Consumers who rented a car from Enterprise Rent-a-Car, Alamo Rent-a-Car, or National Car Rental.
It has been alleged that these companies have been sending bills, totaling several hundred dollars, for minor damage several weeks or months after customers returned their vehicles.
Enterprise Rent-a-Car, Alamo Rent-a-Car and National Car Rental
Car rental customers who received an unexpected or suspicious bill after returning their cars may have legal recourse. ClassAction.org is investigating allegations that Enterprise Rent-a-Car, Alamo Rent-a-Car and National Car Rental are sending bills to customers for scratches, dents, windshield damage, and other cosmetic damage several weeks, and in some cases months, after the customer has returned their rental car. It has been alleged that these bills total several hundreds of dollars. Unfortunately, consumers have been left little recourse to verify or dispute the car rental company’s claims, as the car is no longer in their control when the bill is sent.
If you suspect you have been unfairly charged for repairs after returning your rental car, you may have legal recourse to collect the money you paid out for vehicle damage. Attorneys are trying to determine whether a class action lawsuit can be filed against Enterprise, Alamo and/or National Car Rental and need to hear from consumers to assist in their investigation. Contact us today by completing the “Report a Complaint” form on the right-hand side of the page.
Consumers Lodge Complaints about Bogus Car Rental Damage Bills
Consumers who unexpectedly received costly car rental damage repair bills have reached out to both media outlets and internet complaint boards to express their grievances. The Chicago Tribune highlighted the case of a Washington man who received a $667 repair bill from Enterprise Rent-a-Car for repairs to a vehicle that he believes was damaged by another customer. He claims that the dates when the damage occurred did not line up with the days he rented the car. He further alleges that the pictures of the damage were shot weeks after he returned the vehicle. When he asked Enterprise about the bill, he received little help until the journalist writing the article reached out to the car rental company himself, according to Tribune. Unfortunately, for consumers across the country, the journalist reports that he receives “several requests for help every week” regarding car rental companies that overcharge consumers for minor repairs that the car rental companies may or may not be making.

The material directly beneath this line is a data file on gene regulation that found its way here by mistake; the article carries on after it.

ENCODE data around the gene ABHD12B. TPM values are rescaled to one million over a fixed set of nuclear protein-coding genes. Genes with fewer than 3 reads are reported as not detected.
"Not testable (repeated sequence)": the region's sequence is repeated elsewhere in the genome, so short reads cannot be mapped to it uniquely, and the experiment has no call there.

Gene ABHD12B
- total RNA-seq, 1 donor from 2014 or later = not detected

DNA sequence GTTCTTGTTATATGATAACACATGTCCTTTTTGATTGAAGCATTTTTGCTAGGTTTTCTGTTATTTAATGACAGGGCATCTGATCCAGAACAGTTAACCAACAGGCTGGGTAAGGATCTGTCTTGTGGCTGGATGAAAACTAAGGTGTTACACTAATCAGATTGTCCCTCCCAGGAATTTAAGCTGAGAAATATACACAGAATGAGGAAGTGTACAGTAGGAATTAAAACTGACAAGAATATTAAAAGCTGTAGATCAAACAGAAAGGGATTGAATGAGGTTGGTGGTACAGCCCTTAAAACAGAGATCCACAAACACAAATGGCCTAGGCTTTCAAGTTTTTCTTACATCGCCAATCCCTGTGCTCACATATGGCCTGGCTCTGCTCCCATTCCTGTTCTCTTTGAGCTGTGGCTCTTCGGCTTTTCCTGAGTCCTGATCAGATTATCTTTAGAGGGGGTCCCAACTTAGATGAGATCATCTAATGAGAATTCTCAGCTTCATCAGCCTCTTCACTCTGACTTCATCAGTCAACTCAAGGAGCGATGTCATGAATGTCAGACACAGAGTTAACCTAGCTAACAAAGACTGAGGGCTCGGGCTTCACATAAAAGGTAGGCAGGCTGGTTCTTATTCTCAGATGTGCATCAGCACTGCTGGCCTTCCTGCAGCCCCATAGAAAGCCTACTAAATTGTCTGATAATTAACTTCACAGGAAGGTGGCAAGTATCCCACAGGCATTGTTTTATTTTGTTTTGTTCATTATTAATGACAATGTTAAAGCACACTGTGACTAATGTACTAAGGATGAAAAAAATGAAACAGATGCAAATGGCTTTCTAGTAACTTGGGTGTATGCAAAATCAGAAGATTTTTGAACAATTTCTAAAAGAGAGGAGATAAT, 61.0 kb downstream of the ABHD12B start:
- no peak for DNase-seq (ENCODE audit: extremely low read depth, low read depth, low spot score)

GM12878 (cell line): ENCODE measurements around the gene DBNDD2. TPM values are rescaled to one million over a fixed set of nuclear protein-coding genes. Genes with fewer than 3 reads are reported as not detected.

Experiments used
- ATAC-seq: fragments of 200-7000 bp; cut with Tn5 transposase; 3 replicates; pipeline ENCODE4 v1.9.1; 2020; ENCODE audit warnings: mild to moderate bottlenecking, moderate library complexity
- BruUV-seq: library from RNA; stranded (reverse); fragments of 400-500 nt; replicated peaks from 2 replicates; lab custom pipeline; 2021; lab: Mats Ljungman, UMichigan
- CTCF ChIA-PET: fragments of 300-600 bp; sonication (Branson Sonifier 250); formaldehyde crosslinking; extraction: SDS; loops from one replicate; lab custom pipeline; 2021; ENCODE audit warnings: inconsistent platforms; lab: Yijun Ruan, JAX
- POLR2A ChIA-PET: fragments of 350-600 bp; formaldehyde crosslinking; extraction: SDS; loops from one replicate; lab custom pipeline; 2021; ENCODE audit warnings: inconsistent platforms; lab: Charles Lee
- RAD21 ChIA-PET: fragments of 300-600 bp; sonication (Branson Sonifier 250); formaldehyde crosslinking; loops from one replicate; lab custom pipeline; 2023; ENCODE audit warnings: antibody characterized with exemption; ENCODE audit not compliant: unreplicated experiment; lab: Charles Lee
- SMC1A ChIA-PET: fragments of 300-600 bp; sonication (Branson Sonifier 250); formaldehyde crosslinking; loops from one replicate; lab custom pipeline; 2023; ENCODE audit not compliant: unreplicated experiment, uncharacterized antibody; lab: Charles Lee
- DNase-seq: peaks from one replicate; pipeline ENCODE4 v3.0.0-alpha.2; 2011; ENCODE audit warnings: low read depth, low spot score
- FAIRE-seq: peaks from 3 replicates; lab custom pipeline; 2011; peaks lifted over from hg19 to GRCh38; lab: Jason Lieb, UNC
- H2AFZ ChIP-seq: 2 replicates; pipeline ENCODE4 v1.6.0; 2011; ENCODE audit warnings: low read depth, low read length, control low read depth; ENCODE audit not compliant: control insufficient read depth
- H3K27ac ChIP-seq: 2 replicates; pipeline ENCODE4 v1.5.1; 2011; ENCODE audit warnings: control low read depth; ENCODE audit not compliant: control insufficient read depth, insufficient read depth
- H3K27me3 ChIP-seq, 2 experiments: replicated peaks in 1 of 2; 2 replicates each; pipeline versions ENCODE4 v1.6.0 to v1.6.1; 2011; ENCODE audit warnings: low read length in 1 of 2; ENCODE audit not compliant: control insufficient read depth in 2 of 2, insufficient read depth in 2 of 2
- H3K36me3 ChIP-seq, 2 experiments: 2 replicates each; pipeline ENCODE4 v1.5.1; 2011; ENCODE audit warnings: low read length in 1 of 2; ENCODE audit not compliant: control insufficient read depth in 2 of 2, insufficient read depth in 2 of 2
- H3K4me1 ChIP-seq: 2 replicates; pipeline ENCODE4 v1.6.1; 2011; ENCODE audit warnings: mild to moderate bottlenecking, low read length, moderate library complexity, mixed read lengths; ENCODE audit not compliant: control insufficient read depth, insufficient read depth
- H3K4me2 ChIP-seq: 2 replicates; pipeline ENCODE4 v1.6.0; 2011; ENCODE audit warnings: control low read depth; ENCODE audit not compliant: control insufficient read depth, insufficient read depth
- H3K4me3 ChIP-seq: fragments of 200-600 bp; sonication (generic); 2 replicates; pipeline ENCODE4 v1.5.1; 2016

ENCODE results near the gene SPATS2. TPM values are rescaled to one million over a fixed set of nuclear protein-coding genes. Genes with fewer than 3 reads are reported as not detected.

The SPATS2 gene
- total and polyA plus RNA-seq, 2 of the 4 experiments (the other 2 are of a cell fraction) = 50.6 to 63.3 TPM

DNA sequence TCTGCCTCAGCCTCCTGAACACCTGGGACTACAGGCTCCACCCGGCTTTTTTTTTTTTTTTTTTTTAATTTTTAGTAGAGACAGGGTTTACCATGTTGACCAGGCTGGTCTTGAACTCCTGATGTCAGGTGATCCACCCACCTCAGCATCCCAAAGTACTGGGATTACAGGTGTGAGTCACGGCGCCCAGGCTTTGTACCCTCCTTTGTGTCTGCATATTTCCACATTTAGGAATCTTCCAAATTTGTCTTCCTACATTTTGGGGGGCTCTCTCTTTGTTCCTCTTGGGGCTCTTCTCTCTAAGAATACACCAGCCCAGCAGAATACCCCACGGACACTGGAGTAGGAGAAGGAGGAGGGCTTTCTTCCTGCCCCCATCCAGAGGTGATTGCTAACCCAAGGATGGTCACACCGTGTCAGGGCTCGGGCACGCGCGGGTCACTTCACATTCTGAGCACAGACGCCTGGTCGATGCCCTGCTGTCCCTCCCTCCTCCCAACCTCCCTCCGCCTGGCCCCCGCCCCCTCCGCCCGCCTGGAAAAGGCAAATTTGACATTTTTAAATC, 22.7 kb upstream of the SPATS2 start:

Concerns expressed by the Chicago Tribune article were echoed by posts in travel section of another prominent news source. One consumer wrote to The Seattle Times expressing that he received a $312 bill for damage caused by a pebble in the windshield of a vehicle he previously rented from a Canadian car rental company. He claimed that there was no damage while he rented the vehicle, and upon contacting the company, was led to believe he would not have to pay the repair bill. According to his complaint, the date of loss was a month after he rented the vehicle, leading the columnist to believe the bill was sent to the wrong customer.
According to the Chicago Tribune, there have been a number of reports making headlines in Canada regarding car rental companies’ practices of systematically and intentionally defrauding customers by overcharging for repairs. The article suggests that these practices may be spreading to the United States, and attorneys suspect that these claims are not unfounded.